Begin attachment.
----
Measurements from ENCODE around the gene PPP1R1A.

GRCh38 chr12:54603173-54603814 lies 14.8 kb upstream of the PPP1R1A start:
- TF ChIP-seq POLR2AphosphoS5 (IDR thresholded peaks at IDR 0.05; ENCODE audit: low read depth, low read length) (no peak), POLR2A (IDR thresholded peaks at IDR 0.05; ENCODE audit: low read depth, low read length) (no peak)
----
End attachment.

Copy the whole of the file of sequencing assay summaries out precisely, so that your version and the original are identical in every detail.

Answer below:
Measurements from ENCODE around the gene PPP1R1A.

GRCh38 chr12:54603173-54603814 lies 14.8 kb upstream of the PPP1R1A start:
- TF ChIP-seq POLR2AphosphoS5 (IDR thresholded peaks at IDR 0.05; ENCODE audit: low read depth, low read length) (no peak), POLR2A (IDR thresholded peaks at IDR 0.05; ENCODE audit: low read depth, low read length) (no peak)